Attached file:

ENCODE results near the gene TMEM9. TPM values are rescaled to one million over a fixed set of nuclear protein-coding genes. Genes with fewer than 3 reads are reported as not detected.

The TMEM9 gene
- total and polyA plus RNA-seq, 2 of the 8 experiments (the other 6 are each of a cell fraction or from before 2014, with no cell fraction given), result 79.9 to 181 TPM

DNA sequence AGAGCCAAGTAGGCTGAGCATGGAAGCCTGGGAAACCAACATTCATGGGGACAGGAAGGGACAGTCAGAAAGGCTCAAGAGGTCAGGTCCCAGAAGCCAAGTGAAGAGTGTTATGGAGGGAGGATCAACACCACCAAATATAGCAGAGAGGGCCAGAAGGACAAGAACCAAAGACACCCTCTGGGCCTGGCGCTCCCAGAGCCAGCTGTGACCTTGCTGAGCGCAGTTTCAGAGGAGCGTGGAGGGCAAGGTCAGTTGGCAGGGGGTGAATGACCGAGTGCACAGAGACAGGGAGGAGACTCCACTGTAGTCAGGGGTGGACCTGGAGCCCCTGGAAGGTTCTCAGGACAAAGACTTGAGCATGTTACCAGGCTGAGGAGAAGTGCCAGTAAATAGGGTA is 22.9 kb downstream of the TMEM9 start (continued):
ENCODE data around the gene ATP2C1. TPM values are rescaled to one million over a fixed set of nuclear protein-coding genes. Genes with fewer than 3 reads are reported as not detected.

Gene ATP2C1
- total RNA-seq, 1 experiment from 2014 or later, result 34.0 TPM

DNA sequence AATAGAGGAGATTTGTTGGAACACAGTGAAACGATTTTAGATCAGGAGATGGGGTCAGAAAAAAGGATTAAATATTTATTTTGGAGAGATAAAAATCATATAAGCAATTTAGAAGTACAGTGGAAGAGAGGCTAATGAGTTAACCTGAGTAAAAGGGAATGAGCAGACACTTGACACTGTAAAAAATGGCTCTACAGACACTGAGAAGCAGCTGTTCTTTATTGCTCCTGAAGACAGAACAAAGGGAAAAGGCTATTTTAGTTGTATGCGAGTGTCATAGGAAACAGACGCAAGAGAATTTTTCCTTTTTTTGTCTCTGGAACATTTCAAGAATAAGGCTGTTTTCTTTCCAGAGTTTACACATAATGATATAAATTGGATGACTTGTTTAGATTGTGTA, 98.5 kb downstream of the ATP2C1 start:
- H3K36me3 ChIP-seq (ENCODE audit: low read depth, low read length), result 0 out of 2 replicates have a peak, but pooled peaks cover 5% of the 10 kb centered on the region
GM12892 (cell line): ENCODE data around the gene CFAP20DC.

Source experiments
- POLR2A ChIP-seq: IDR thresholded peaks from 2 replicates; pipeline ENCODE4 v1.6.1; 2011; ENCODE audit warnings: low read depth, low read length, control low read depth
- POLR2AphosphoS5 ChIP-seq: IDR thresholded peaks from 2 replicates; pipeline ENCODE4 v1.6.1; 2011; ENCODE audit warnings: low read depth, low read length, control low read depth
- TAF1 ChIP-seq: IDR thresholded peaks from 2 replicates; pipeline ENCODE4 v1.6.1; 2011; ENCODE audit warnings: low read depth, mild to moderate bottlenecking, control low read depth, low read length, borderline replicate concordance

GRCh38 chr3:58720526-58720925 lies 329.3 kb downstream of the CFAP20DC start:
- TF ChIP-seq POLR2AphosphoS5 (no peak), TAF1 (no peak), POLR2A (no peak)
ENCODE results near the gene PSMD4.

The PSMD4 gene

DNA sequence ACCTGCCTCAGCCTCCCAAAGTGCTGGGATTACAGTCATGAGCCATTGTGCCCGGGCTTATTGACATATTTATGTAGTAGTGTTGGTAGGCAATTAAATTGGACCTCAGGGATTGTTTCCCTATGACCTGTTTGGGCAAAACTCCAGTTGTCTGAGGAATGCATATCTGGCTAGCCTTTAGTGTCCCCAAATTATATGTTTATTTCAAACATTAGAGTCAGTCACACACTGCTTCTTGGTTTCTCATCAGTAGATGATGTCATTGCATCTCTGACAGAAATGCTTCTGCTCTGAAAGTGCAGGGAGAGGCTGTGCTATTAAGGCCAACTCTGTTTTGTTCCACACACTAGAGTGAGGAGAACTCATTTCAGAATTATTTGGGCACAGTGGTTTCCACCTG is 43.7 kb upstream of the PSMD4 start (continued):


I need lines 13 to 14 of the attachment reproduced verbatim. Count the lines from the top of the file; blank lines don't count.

- POLR2AphosphoS5 ChIP-seq: IDR thresholded peaks from 2 replicates; pipeline ENCODE4 v1.6.1; 2011; ENCODE audit warnings: low read depth, low read length, control low read depth
- TAF1 ChIP-seq: IDR thresholded peaks from 2 replicates; pipeline ENCODE4 v1.6.1; 2011; ENCODE audit warnings: low read depth, mild to moderate bottlenecking, control low read depth, low read length, borderline replicate concordance